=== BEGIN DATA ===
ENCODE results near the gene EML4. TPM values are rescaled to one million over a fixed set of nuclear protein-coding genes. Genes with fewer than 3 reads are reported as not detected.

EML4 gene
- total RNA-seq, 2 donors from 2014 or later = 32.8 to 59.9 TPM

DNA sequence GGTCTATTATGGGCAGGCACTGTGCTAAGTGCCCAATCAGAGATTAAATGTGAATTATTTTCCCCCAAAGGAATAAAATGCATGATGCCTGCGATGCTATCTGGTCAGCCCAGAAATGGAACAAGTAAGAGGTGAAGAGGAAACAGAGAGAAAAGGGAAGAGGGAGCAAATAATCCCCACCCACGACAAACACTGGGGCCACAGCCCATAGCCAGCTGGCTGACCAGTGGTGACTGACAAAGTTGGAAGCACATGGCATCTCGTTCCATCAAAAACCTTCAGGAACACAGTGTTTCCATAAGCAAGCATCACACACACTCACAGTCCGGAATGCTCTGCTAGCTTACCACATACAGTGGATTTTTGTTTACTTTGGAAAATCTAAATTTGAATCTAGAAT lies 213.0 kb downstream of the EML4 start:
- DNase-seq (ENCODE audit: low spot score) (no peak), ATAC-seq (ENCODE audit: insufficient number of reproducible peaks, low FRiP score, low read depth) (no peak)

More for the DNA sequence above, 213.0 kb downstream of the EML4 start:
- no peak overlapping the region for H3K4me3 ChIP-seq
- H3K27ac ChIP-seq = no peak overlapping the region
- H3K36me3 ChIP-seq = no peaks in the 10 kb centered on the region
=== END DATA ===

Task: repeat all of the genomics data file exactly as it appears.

ENCODE results near the gene EML4. TPM values are rescaled to one million over a fixed set of nuclear protein-coding genes. Genes with fewer than 3 reads are reported as not detected.

EML4 gene
- total RNA-seq, 2 donors from 2014 or later = 32.8 to 59.9 TPM

DNA sequence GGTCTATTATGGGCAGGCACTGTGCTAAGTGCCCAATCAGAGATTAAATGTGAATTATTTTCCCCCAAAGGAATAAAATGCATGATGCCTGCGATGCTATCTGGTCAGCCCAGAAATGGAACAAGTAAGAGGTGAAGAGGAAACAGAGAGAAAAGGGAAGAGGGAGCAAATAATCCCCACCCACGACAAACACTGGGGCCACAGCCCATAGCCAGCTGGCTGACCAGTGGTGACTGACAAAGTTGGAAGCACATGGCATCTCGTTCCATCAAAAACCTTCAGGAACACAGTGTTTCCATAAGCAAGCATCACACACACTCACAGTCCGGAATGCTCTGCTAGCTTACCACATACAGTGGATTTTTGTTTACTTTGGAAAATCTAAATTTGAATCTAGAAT lies 213.0 kb downstream of the EML4 start:
- DNase-seq (ENCODE audit: low spot score) (no peak), ATAC-seq (ENCODE audit: insufficient number of reproducible peaks, low FRiP score, low read depth) (no peak)

More for the DNA sequence above, 213.0 kb downstream of the EML4 start:
- no peak overlapping the region for H3K4me3 ChIP-seq
- H3K27ac ChIP-seq = no peak overlapping the region
- H3K36me3 ChIP-seq = no peaks in the 10 kb centered on the region